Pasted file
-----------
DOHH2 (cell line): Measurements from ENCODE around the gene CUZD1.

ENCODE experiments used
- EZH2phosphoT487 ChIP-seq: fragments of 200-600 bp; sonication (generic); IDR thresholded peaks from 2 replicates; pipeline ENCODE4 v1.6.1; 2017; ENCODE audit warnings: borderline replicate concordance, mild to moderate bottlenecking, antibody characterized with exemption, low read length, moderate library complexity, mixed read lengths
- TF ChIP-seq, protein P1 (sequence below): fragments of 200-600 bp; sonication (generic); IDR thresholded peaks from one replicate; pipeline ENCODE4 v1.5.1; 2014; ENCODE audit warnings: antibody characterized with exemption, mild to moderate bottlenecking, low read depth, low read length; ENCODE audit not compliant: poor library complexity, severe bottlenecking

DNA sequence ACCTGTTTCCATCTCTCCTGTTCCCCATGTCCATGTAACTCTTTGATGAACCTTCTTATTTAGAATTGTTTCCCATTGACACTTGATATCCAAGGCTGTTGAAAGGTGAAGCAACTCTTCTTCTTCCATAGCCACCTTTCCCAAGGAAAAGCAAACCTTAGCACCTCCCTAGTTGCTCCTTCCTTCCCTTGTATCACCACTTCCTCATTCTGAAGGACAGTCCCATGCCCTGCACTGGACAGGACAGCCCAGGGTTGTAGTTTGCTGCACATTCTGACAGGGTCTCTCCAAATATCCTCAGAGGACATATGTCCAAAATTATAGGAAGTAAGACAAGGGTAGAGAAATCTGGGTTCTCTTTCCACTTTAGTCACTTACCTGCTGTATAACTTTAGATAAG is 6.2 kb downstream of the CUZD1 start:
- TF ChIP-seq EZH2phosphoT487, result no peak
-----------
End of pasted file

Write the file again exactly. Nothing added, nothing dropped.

DOHH2 (cell line): Measurements from ENCODE around the gene CUZD1.

ENCODE experiments used
- EZH2phosphoT487 ChIP-seq: fragments of 200-600 bp; sonication (generic); IDR thresholded peaks from 2 replicates; pipeline ENCODE4 v1.6.1; 2017; ENCODE audit warnings: borderline replicate concordance, mild to moderate bottlenecking, antibody characterized with exemption, low read length, moderate library complexity, mixed read lengths
- TF ChIP-seq, protein P1 (sequence below): fragments of 200-600 bp; sonication (generic); IDR thresholded peaks from one replicate; pipeline ENCODE4 v1.5.1; 2014; ENCODE audit warnings: antibody characterized with exemption, mild to moderate bottlenecking, low read depth, low read length; ENCODE audit not compliant: poor library complexity, severe bottlenecking

DNA sequence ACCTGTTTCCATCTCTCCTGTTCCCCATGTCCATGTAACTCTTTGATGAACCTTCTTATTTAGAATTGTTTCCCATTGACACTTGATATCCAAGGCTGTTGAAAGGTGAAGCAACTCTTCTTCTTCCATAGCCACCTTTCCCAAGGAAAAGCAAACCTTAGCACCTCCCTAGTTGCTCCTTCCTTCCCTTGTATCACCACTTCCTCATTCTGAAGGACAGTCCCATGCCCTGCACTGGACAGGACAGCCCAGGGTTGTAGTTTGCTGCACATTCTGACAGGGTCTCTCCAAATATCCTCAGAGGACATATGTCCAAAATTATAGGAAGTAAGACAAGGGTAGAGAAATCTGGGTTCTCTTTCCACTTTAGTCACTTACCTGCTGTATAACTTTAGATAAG is 6.2 kb downstream of the CUZD1 start:
- TF ChIP-seq EZH2phosphoT487, result no peak